State lands proposals due
A Wyoming agency is seeking ideas for developing more than 7 square miles of state land in Teton County.
The 4,655 acres are used to fund schools. The land sprawls across 18 parcels, including high-profile locations like Crystal and East Gros Ventre buttes, a square mile along Highway 390 and a section that hugs Grand Teton National Park near Kelly.
The Office of State Lands and Investments, which was directed by legislation to do the study, has opened an application period for developers. Proposals are due Friday.
Find information about submitting applications and a map of the parcels online at Lands.Wyo.gov.
Candidate water forum Oct. 8
The Jackson Hole Clean Water Coalition is hosting a forum to allow prospective town and county elected officials to share their perspectives on the region’s water quality challenges.
The live virtual forum will take place from 12 to 2 p.m. Oct. 8. The first hour is devoted to Jackson Town Council and mayoral candidates. The second will focus on Teton County Commission candidates.
The forum will be presented by Teton County Library and moderated by Max Ludington of Legacy Works Group.
An informational white paper will be released a week before the forum. Find it online at TetonConservation.org/candidate-water-forum-2020.
The Jackson Hole Clean Water Coalition is a collaborative group of local government agencies and nonprofits working together to protect and improve surface and groundwater quality by engaging individuals in science-based programs and initiating communitywide action.
Targhee growth comments
The Caribou-Targhee National Forest is looking for public comments about a sweeping expansion proposal at Grand Targhee Resort that includes on-slope restaurants, a handful of new lifts and a nearly 50% increase in the 64-year-old ski area’s footprint along the west slope of the Tetons.
The proposal, which is now in the scoping phase, seeks to add approximately 1,200 acres to Targhee’s current 2,517-acre permit area on the forest. The new acreage is split into two similar-sized Teton Canyon expansion zones to the south and west, which together would be served by four new ski lifts and have nearly 280 acres of cleared runs.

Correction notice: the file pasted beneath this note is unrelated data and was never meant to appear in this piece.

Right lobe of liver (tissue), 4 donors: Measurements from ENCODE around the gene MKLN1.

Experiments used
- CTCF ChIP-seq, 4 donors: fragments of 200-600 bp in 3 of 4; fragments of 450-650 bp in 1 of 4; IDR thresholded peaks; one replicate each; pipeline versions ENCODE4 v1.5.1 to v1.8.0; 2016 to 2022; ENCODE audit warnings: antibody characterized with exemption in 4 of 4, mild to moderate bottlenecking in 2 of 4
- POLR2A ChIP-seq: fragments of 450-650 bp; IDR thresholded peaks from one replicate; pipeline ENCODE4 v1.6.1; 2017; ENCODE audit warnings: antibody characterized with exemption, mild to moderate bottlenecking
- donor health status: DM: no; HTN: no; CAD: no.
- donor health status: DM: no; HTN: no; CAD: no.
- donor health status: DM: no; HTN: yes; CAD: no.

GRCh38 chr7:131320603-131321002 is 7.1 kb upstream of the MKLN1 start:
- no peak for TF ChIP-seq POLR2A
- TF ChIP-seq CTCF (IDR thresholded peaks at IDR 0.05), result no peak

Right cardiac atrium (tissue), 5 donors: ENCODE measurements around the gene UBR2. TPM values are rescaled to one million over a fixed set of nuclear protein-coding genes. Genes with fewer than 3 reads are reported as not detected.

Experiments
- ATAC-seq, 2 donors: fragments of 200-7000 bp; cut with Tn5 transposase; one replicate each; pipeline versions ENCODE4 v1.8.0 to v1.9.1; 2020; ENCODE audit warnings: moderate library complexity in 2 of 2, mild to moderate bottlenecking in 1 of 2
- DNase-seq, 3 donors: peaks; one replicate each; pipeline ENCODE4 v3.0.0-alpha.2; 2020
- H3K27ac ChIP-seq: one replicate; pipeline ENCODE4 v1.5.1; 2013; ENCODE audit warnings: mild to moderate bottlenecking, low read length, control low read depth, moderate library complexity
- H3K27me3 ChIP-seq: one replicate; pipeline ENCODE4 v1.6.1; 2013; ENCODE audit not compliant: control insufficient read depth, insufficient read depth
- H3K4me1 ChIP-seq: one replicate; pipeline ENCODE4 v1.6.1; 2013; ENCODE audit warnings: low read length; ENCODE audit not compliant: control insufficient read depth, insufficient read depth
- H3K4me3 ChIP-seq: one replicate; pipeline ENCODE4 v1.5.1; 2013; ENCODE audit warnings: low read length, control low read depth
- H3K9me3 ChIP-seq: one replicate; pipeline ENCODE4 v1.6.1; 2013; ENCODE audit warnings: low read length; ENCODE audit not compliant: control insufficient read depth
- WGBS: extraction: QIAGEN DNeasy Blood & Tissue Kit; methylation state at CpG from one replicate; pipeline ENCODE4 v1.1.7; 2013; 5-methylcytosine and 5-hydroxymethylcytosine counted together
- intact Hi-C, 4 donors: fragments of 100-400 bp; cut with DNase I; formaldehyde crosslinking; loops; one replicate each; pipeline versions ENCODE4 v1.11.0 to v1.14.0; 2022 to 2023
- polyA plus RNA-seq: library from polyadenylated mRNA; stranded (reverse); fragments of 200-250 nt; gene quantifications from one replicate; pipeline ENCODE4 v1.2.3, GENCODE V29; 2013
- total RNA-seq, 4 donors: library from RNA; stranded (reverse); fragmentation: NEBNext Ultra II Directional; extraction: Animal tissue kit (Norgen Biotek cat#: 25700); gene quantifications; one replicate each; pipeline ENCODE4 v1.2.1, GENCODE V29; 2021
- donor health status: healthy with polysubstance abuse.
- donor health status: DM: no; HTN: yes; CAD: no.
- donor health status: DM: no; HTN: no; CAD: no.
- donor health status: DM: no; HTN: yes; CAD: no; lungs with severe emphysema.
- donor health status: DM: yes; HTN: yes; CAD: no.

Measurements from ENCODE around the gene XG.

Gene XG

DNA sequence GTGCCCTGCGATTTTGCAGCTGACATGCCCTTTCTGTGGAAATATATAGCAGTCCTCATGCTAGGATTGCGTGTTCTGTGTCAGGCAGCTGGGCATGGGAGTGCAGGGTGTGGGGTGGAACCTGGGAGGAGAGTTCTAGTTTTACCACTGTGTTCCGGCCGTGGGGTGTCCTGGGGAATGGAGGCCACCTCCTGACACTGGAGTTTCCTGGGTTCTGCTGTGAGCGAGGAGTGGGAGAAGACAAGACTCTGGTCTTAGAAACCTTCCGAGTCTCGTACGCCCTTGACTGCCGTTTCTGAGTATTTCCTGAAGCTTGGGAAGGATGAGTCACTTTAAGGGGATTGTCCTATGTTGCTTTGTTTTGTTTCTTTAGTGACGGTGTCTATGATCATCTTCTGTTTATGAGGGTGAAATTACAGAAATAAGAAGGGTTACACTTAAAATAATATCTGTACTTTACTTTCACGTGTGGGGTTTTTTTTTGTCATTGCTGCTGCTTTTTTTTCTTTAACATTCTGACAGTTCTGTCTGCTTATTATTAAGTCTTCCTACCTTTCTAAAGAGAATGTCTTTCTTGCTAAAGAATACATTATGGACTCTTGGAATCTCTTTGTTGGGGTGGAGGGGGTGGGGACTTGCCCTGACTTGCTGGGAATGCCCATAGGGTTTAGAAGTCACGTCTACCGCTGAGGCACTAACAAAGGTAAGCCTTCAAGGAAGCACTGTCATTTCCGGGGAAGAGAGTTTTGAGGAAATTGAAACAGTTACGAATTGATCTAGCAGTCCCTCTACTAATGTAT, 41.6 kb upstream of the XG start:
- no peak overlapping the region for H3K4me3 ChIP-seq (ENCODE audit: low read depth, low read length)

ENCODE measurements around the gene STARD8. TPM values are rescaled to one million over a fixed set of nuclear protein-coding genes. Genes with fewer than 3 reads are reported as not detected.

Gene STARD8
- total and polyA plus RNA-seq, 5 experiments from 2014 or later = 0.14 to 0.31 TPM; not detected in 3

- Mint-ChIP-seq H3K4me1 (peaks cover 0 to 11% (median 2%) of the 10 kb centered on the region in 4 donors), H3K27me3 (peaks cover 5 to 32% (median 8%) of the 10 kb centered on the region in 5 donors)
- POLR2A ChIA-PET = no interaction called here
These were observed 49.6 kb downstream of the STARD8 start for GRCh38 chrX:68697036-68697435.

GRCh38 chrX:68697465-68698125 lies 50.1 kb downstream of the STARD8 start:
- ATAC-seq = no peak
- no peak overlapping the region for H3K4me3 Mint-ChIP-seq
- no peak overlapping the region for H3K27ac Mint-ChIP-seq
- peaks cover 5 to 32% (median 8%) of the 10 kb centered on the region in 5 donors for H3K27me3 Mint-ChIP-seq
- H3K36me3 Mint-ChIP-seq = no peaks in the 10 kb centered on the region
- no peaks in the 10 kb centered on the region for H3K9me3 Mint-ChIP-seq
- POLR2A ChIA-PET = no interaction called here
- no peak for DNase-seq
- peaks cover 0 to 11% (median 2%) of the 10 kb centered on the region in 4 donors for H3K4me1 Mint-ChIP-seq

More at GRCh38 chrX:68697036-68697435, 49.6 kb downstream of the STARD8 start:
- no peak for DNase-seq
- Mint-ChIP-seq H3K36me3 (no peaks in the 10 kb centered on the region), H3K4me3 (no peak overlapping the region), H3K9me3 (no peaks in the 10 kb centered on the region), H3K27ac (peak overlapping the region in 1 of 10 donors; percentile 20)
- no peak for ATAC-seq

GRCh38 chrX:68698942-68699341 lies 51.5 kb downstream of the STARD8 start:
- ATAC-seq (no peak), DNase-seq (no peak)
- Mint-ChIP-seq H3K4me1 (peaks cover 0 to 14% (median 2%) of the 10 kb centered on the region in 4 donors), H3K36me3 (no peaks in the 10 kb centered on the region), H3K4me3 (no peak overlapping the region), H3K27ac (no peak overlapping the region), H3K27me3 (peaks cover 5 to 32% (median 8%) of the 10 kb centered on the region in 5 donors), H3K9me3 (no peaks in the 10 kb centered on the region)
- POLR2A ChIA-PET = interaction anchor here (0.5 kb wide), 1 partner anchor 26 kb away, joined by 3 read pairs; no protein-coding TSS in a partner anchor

The changes sought would increase developed ski terrain or cleared runs at Grand Targhee by 76%, from 520 acres to 915 acres. Other elements of the plan include rebuilt and all-new lifts within the current boundary, a tubing park, a guest yurt, 29 miles of new trails, 5.6 miles of new roads, and a zip line, ropes course and aerial adventure course that would be located above the primary base area.
Snowmaking would be expanded in a dozen areas totaling 57 acres. New restaurants would be located at the summit of Fred’s Mountain and the Sacajawea Lift.
Find an online comment form at TinyURL.com/TargheeExpansion. Comments are due Oct. 12.
Forest e-bike comments sought
The U.S. Forest Service is proposing to clarify its rules governing electric bikes on national forest lands like those managed by the Bridger-Teton National Forest.
Currently, e-bikes are not allowed on national forest roads, trails, and on lands that are not already designated for motor vehicle use.
To make it easier for individual forests to allow e-bike use on roads, trails and lands, the Forest Service has proposed new definitions for an e-bike, breaking them into class 1, 2 and 3 vehicles. The proposed changes to Forest Service regulations also include guidance and criteria for designating e-bike use.
Draft Madison rule released
Montana’s draft Madison River recreation rules have been released and are now available for public review.
The documents can be found online at FWP.mt.gov. Comments are being taken through Oct. 30.
A public hearing for the draft rule will be held at 6 p.m. Oct. 20 via Zoom. The public will be able to watch the public meeting streamed on Montana Fish, Wildlife and Parks’ YouTube channel and will have a dedicated phone line to call in and provide public comment.
The environmental assessment outlining proposed changes to the recreation rules looks at three alternatives. The analysis looks at each alternative for effects on the recreation, natural and physical resources, heritage and economics of the Madison River.
Direct questions to Jessica Snyder at 406-444-9785 or firstname.lastname@example.org.
-Compiled by Mike Koshmrl